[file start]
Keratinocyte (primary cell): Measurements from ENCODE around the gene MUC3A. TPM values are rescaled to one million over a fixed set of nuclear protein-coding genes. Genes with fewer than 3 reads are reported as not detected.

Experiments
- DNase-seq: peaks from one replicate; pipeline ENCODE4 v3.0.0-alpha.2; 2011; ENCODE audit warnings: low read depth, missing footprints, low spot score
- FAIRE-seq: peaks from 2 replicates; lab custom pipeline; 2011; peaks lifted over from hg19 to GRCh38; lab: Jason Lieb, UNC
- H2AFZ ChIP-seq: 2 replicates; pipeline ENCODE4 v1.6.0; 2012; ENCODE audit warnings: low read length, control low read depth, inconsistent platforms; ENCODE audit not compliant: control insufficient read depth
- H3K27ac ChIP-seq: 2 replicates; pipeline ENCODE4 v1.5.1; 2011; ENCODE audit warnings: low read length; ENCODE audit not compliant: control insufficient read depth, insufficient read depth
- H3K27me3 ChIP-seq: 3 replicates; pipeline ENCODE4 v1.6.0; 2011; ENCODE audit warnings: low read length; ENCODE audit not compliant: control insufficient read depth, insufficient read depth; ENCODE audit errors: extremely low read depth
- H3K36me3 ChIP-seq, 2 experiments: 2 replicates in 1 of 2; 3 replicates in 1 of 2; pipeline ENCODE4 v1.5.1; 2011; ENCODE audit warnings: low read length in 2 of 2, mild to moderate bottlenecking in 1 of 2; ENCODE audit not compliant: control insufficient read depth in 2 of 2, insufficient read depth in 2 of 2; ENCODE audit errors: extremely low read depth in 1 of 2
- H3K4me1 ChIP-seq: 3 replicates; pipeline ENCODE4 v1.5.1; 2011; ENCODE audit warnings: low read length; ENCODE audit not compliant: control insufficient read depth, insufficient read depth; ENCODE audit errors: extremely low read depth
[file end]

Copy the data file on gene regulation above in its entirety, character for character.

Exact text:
Keratinocyte (primary cell): Measurements from ENCODE around the gene MUC3A. TPM values are rescaled to one million over a fixed set of nuclear protein-coding genes. Genes with fewer than 3 reads are reported as not detected.

Experiments
- DNase-seq: peaks from one replicate; pipeline ENCODE4 v3.0.0-alpha.2; 2011; ENCODE audit warnings: low read depth, missing footprints, low spot score
- FAIRE-seq: peaks from 2 replicates; lab custom pipeline; 2011; peaks lifted over from hg19 to GRCh38; lab: Jason Lieb, UNC
- H2AFZ ChIP-seq: 2 replicates; pipeline ENCODE4 v1.6.0; 2012; ENCODE audit warnings: low read length, control low read depth, inconsistent platforms; ENCODE audit not compliant: control insufficient read depth
- H3K27ac ChIP-seq: 2 replicates; pipeline ENCODE4 v1.5.1; 2011; ENCODE audit warnings: low read length; ENCODE audit not compliant: control insufficient read depth, insufficient read depth
- H3K27me3 ChIP-seq: 3 replicates; pipeline ENCODE4 v1.6.0; 2011; ENCODE audit warnings: low read length; ENCODE audit not compliant: control insufficient read depth, insufficient read depth; ENCODE audit errors: extremely low read depth
- H3K36me3 ChIP-seq, 2 experiments: 2 replicates in 1 of 2; 3 replicates in 1 of 2; pipeline ENCODE4 v1.5.1; 2011; ENCODE audit warnings: low read length in 2 of 2, mild to moderate bottlenecking in 1 of 2; ENCODE audit not compliant: control insufficient read depth in 2 of 2, insufficient read depth in 2 of 2; ENCODE audit errors: extremely low read depth in 1 of 2
- H3K4me1 ChIP-seq: 3 replicates; pipeline ENCODE4 v1.5.1; 2011; ENCODE audit warnings: low read length; ENCODE audit not compliant: control insufficient read depth, insufficient read depth; ENCODE audit errors: extremely low read depth